The fix: Instead of grouping the games based on the average rating of both players, we should group by the rating of white players if we want to see things from white’s point of view. Similarly, we should group by the rating of players with black, if we want to see things from their point of view. Think of this like the personal statistics tab in the Opening Explorer, where you get to choose between your games with white and your games with black. In the example above, if we construct the “2000-2200” white category by aggregating all the games of B and C (and nothing more), we can easily see that both X and Y come with a win rate of 50%, equal to the assumed truth.

Is this easy to implement? Probably yes, but I am out of my depth here, the code of Opening Explorer is incomprehensible to me.

So, what’s going on in the actual data?

The table below reports the win rates (calculated as % Win + 0.5 * % Draw) for the first move played in blitz games in January 2017 (2000-2200 category). I used the January 2017 sample from the Lichess database, because it would take too much time and computing resources to analyze a large dataset with what I have. I hope I will soon repeat this with larger samples.

I present only the first five most common moves, because the standard errors get bigger further below and getting into discussions of statistical significance is beyond the point in this article. In this part of the table, standard errors are small enough for us to not worry much about them. I take the win rate of 1.e4 as the benchmark to compare the win rates of the other moves. The first half of the table uses the categorization of the Opening Explorer, by the average rating of the match. The second half uses the methodology I propose: categorizing by the rating of players of the relevant color.

What we see is that the success rates of different opening moves are much closer together when I use the proposed methodology. While it appears that 1. Nf3 outperforms 1. e4 by 5% in the traditional 2000-2200 grouping, this advantage drops to only 1% when using the grouping by white rating only. So, if you were considering 1. Nf3 because of the practical chances it offers, you should just choose whichever move you like. Quite interestingly, 1. f4 is only half as bad as it looks! I rarely play this move, but I always believed in it! Keep in mind these are numbers from years ago, so the current picture may look different.

The total number of games includes all first moves, even those not presented in detail. The weighted average of win rates for white goes substantially up with the proposed methodology. This is because the new methodology gets rid of the type-A and type-D “guests”. Note that the type-A “guests” are more common than type-D, since there are more 1900+ rated players than 2200+ players. To put it simply, the games of 1900+ rated white players are gone (and that’s good!).

Next, we have the top-5 responses to 1.e4, using the win rate of black in the Sicilian (1... c5) as our benchmark.

Again, the top-5 moves seem a lot closer together when I use the proposed methodology. The distance between 1... e5 and 1... c5 is gone, and the Scandinavian looks suddenly very appealing (not statistically significant, though, so I’d wait to see the results with larger and more recent samples). It may seems surprising that we have a 57% win rate for black, but keep in mind that a) this is below the 59% win rate for white in the 2000-2200 range, and b) generally win rates go up for both colors as rating increases and this is a range quite far up there (not as much as I’d like to, lol).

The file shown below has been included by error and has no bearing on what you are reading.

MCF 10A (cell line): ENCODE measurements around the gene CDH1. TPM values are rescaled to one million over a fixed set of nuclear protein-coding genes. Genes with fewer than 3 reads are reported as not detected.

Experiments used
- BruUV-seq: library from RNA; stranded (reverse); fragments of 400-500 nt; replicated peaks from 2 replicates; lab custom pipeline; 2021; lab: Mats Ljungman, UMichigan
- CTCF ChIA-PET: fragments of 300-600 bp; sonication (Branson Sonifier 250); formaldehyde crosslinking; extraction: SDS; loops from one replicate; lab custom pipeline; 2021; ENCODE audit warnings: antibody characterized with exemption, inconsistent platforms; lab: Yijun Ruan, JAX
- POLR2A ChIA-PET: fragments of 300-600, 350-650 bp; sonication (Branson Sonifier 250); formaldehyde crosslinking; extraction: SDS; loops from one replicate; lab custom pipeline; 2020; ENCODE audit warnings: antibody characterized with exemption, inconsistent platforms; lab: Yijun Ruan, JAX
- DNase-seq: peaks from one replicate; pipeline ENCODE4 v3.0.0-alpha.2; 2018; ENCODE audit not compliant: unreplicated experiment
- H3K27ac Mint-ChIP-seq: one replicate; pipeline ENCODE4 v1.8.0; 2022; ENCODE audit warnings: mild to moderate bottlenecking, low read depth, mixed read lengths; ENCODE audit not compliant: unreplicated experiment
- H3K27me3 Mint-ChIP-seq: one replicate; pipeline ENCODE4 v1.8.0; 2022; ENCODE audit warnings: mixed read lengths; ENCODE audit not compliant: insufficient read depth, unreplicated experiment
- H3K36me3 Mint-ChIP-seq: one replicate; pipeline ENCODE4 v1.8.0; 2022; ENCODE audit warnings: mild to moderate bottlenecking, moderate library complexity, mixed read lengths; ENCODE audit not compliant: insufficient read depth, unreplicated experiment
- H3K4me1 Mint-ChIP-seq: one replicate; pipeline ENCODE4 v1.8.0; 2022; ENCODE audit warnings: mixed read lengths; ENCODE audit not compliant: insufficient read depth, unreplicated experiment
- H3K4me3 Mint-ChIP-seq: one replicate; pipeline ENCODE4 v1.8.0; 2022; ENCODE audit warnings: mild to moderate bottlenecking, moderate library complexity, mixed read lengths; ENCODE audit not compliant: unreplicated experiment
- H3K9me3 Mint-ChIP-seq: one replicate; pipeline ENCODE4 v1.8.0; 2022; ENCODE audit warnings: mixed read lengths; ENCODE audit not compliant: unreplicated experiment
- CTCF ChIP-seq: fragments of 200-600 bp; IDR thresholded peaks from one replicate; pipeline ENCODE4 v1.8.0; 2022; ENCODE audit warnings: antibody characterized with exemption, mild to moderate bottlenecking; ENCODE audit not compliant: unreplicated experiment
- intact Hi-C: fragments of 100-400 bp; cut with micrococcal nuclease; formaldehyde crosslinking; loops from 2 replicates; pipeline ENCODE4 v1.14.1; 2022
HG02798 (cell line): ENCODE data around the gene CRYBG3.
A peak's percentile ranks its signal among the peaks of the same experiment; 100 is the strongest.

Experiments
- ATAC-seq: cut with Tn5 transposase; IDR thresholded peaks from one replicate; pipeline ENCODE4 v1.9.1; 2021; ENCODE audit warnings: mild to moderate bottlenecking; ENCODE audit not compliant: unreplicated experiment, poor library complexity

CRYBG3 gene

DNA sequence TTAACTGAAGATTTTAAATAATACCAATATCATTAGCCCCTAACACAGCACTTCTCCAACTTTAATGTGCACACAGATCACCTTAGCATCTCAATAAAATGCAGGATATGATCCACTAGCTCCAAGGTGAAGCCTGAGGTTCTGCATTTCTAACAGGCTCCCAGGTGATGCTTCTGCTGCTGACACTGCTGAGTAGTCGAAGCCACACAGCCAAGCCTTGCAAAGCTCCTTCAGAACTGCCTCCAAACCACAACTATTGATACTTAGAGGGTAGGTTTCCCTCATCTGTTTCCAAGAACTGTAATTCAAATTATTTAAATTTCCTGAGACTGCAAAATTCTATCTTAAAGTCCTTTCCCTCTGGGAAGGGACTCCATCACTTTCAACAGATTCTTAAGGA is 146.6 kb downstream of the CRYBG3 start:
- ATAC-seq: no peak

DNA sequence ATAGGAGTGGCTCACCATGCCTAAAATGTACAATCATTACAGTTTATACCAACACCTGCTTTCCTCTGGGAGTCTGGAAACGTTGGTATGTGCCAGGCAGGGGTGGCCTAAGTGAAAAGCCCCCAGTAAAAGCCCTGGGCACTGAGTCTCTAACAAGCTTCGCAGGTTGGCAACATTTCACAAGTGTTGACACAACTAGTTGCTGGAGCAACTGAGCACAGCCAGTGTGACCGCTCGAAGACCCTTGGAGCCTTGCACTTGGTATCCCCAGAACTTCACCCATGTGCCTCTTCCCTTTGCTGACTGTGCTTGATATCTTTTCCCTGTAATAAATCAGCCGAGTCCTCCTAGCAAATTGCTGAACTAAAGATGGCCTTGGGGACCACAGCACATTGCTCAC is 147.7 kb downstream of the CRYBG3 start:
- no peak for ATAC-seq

Finally, we get to the question that inspired this: What to play against 1.d4?

The first part of the table, shows that 1... Nf6 (the benchmark) and 1... c5 are better than 1... d5, and 1...e6, and slightly better than 1...d6. The second part, though, shows that all these moves are actually much more similar in their win rates than they appear at first.

All the above results suggest one thing: disregard opening statistics and choose sound openings that you enjoy (what your tutor told you anyway). The differences in the actual win rates are very small, though often statistically significant. It is possible that the application of this methodology in larger datasets may reveal interesting differences in win rates in some positions. However, I suspect that within the subset of sound moves, deviations in win rates will be generally smaller than they appear now. I may come back with more material in the future, if there is interest.

I look forward to any comments, suggestions, corrections!

Big thanks to the Lichess Team for all that they provide, and to David J. Barnes, creator of pgn-extract, without which there would be no way for me to run this data analysis.

*UPDATE*

After the discussion in the comments, I did the same analysis again, but this time I added a restriction on the difference between the ratings of the two players that they should be less than 100. I barely thought about implementing this when I first wrote the post because:

a) I didn't expect too many games to be played between players of very different ratings (wrong!)

b) I was interested in the results of 2000-2200 players against the full range of their opponents. However, if that is the case we should find a way to deflate wins against much lower opponents. There are some interesting ideas in the comments, but I'll work on that later.

c) My intuition was that the results would not be affected by much. The results below suggest that I was half-right: there is some impact, but the main result remains the same: grouping by the average rating of both players tends to exaggerate differences in the win rates of various first moves, while grouping by white (black) rating to study the statistics for white's moves (black's moves) is much better. Various other problems with opening statistics remain, as discussed also in the comments.

Overall, I conclude that some sort of a restriction in the rating difference helps to keep the noise out, or alternatively some method of deflation is needed. Below are the updated results:

Black's responses against 1.e4:

Black's responses against 1.d4: